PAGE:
**Nanomedicine,
Volume I: Basic Capabilities**

**©
1999 Robert A. Freitas Jr. All Rights
Reserved.**

Robert A. Freitas Jr., Nanomedicine, Volume I: Basic Capabilities, Landes Bioscience, Georgetown, TX, 1999

**9.3.1.2 Nanocilium Manipulators****
**

Equally complex nanomechanical ciliary systems could probably
be designed. But for simplicity, consider a nanociliary manipulator patterned
more closely after the muscular trunk of the elephant or tentacle of the squid^{1231}
and based only loosely on the biological cilium. The model consists of a cylindrical
central shaft of radius r_{shaft} and length l_{shaft}, the
tip of which is bonded to one or more conduited shaft-attached control cables
(radius r_{cable}) whose lengths and tensions can be predictably altered,
causing the shaft to flex. A cable pulled with a force F_{cable} applies
a transverse deflection force to the nanocilium shaft of approximate magnitude
F_{deflect} ~ (r_{cable}/l_{shaft}) F_{cable}
for small deflections. The force required to deflect the terminus of a simple
cantilevered rod is F_{deflect} = 3 E_{shaft} I_{shaft}
d / l_{shaft}^{3}, where E_{shaft} is Young's modulus
and I_{shaft} = p r_{shaft}^{4}
/ 4 is the second moment of area (also known as the moment of inertia of the
area) for a shaft of circular cross-section.^{364}
Solving for the deflection gives:

and a deflection angle q_{shaft}
= tan^{-1} (d / l_{shaft}). The shaft begins to buckle when
F_{cable} exceeds the Euler force:^{364}

The maximum force that can be transmitted through a diamondoid
cable of circular cross-section and tensile strength^{536}
T_{str} = 1.9 x 10^{11} N/m^{2} with r_{cable}
= 1 nm is F_{max} = p r_{cable}^{2}
T_{str} = 600 nN. (For hollow cylinders of inside radius r and outside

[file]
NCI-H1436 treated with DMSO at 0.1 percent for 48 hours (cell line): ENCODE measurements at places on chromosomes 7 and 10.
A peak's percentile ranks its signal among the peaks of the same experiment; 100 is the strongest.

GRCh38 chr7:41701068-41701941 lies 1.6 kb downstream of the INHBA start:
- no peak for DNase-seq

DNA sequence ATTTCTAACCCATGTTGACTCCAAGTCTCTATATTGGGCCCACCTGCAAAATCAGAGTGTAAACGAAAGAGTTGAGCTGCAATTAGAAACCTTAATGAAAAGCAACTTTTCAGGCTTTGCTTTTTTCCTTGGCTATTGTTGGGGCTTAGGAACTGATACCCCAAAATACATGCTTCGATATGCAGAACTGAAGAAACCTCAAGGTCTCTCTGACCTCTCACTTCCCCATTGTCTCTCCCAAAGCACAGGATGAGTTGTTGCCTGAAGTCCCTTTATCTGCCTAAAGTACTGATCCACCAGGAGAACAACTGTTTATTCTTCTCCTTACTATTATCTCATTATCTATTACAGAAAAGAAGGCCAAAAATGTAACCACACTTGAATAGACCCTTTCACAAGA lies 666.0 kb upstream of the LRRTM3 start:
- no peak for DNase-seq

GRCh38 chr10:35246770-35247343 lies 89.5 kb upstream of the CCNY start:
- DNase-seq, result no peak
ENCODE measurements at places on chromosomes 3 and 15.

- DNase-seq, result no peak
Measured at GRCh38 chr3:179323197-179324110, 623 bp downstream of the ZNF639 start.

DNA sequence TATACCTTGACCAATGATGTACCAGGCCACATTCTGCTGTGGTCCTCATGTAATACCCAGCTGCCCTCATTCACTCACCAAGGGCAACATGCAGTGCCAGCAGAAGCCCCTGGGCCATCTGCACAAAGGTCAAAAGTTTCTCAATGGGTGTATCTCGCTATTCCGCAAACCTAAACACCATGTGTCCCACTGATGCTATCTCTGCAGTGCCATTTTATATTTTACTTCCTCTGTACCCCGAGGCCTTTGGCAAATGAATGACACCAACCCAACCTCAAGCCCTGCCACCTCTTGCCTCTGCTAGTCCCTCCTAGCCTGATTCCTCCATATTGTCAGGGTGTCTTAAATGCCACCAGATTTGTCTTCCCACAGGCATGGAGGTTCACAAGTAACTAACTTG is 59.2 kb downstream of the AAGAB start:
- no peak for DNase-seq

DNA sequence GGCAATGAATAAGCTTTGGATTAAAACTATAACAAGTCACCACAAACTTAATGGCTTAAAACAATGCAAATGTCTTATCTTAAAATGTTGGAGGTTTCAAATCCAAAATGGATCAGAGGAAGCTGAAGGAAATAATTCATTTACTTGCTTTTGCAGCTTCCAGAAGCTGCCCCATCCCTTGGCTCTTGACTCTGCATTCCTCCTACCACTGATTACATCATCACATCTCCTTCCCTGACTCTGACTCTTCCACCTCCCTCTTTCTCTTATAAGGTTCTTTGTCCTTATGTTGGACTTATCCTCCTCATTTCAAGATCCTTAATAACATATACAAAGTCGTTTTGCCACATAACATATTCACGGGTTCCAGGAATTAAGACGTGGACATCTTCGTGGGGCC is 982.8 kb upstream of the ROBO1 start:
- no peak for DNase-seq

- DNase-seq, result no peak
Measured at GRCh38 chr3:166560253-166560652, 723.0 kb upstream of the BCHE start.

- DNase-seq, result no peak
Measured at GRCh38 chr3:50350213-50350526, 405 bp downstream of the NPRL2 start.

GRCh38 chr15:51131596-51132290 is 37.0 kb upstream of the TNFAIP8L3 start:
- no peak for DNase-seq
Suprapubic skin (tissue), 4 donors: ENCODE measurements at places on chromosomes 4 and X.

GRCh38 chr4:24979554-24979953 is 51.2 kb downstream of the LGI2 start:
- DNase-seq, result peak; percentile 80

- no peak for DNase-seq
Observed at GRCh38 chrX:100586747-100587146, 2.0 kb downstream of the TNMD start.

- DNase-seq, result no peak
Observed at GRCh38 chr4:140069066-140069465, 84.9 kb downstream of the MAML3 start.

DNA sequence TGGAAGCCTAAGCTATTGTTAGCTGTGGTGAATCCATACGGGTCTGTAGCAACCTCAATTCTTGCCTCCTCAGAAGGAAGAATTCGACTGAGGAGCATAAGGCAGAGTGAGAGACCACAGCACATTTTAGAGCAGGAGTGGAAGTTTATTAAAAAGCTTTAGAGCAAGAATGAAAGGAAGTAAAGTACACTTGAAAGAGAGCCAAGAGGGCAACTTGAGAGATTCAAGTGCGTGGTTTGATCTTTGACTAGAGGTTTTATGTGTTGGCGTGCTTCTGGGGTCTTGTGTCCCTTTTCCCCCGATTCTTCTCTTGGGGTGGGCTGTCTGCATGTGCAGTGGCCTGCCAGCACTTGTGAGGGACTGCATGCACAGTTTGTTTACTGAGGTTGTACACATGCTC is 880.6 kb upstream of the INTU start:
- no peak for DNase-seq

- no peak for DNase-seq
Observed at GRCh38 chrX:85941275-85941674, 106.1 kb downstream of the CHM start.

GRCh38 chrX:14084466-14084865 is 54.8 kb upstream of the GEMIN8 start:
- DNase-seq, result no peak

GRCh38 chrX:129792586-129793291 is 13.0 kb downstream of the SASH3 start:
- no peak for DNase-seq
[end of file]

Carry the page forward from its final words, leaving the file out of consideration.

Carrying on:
radius R, r_{shaft}^{4 }should be replaced by (R^{4 }-
r^{4}) in Eqn. 9.44.)

For a large nanocilium, we take r_{shaft} = 50 nm,
l_{shaft} = 1000 nm, and E_{shaft} ~ 10^{8} N/m^{2}
(~tendon strength^{521}). At maximum
deflection where F_{cable} = F_{max} ~ 600 nN, then d ~ 400
nm, q_{shaft} ~ 22°, and bending stiffness
k_{shaft} = F_{deflect} / d = (3 p
/ 4) (E_{shaft} r_{shaft}^{4} / l_{shaft}^{3})
~ 0.001 nN/nm. Maximum lateral force that may be applied by the nanocilium tip
is F_{deflect} ~ 0.6 nN; setting this force equal to the Stokes law
force (Eqn. 9.73) gives a maximum nanocilium
velocity through water of ~10 cm/sec. If cable tension is uniformly distributed
over a shaft endplate of radius r_{shaft}, the maximum mechanical pressure
is p_{shaft} = F_{max} / p r_{shaft}^{2}
= 8 x 10^{7} N/m^{2} < E_{shaft}. Shaft buckling
commences at F_{buckle} ~ 5 nN with d = 3 nm and q_{shaft}
= 0.2°; classical positional variance of the tip due to thermal noise^{10}
is Dx = (kT / k_{shaft})^{1/2} ~
2 nm, very close to the minimum deflection at buckling. If the control cable
may be moved at v_{cable} ~ 1 m/sec, then maximum nanocilium operating
frequency n_{max} ~ v_{cilium} /
r_{shaft} = 20 MHz; however, power dissipation is at least P_{cilium}
~ F_{max} r_{shaft} n_{cilium}
= 30 pW at an operating frequency n_{cilium}
= 1 KHz, plus up to ~60 pW of Stokes frictional dissipation (Eqn.
9.74) at the maximum ~10 cm/sec tip velocity.

For a very small nanocilium, we take r_{shaft} = 10
nm, l_{shaft} = 100 nm, and E_{shaft} = 10^{10 }N/m^{2}
where F_{cable} = F_{max} ~ 600 nN, then d = 25 nm, q_{cable}
= 14°, k_{shaft} = 0.2 nN/nm, F_{deflect} = 6 nN, p_{shaft}
= 2 x 10^{9} N/m^{2} < E_{shaft}, F_{buckle}
= 78 nN, Dx = 0.1 nm, maximum n_{max}
~ 100 MHz and P_{cilium} = 6 pW at n_{cilium}
= 1 KHz. Maximum Stokes velocity in water is ~10 m/sec, but even at ~1 cm/sec
the Stokes power dissipation is an additional ~6 pW.

Coiling the cable around the flexible shaft permits twisting motions to be imparted to the manipulator. Attachment of at least three control cables (at 120° circumferential intervals) allows full spherical angular coordinate steering of tip position. Adding additional control cable triplets on successive connection rings spaced along the length of the shaft allows independent addressing of intermediate shaft segments to permit the shaft to flex into a variety of sinuous shapes with some additional control of total radial extension. Two orthogonal pairs of tensioned cables attached on either side to ball joints separating each segment gives a more complex but highly redundant and highly controllable articulated manipulator (Fig. 9.3).

Last updated on 20 February 2003